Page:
This is what happened to the helicopter Mr Swaffer was flying that night. Mr Hirani is almost certain he knew he was going to die.
"If you are low enough perhaps you can sustain injury if it comes down, but I'm pretty certain he knew what the outcome was going to be," says Mr Hirani.
He found out about the crash himself in a breaking news article.
"I knew he had flown the helicopter that day in the stadium, and then I saw a picture of the helicopter on its side," he says. "I was trying to ring Eric and Izabela at the time but both of their phones were off. So I knew it was them."
Mr Swaffer had known from personal experience how dangerous helicopter crashes could be. One of his friends, Pete Barnes, was flying in misty conditions when he hit a crane in Vauxhall, London, in 2013. He was killed along with a man on the ground. Five people were taken to hospital and seven more were treated at the scene.
This accident made Mr Swaffer even more safety conscious than he had already been, according to Mr Hirani.
"I don't think there was anyone more qualified than him," he says.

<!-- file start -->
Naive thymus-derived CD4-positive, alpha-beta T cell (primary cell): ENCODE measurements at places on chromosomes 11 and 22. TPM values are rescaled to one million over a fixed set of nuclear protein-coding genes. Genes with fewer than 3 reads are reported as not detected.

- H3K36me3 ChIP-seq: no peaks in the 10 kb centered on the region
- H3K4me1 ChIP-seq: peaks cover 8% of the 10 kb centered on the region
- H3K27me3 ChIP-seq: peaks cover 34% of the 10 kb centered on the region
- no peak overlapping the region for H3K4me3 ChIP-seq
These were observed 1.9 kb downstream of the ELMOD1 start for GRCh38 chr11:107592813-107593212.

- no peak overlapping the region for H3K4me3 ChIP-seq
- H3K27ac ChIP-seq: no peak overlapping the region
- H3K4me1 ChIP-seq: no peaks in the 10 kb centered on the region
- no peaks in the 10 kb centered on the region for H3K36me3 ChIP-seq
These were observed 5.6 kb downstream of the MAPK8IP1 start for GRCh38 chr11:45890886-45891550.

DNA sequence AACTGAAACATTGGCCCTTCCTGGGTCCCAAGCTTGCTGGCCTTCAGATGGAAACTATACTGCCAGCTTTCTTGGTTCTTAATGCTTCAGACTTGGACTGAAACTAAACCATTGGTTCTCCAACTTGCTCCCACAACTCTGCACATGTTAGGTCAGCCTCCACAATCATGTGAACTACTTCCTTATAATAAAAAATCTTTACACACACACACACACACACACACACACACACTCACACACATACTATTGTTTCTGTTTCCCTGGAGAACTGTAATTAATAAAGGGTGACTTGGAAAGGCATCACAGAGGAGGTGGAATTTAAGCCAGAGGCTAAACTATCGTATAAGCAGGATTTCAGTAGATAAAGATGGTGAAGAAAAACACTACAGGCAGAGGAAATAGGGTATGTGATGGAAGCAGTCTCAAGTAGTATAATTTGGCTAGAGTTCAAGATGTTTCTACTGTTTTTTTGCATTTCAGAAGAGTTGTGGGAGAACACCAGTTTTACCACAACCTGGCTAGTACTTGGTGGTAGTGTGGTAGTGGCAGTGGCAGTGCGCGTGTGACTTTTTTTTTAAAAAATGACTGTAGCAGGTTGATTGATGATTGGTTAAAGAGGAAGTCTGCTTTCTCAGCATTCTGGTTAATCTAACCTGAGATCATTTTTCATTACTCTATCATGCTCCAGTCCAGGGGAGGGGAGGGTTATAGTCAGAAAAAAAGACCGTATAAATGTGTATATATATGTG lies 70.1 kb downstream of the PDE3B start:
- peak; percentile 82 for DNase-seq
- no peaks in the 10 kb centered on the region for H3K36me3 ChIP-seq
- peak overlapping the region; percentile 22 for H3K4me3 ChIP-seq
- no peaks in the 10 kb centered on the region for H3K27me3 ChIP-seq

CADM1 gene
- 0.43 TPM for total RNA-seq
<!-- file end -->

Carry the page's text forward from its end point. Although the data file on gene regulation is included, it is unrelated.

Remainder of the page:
"If you think about his employment record, he has flown for some of the wealthiest individuals around the world. They would want the best, and Eric was one of those pilots that was very sought after. They [Eric and Izabela] were both very well known in the industry."
Mr Swaffer was described as a hero in the days after the crash because the helicopter did not kill or injure anyone on the ground. People speculated he might have steered it to a clear area, and Mr Hirani believes this is likely.
"He would have tried to do his best to minimise any damage on the ground, even knowing at the back of your mind that this is it," he says.
Four police officers risked their own lives and suffered burns after running over to the helicopter and trying to help the victims. Eyewitness Leo Bruka said he saw one of them trying to break the window of the helicopter.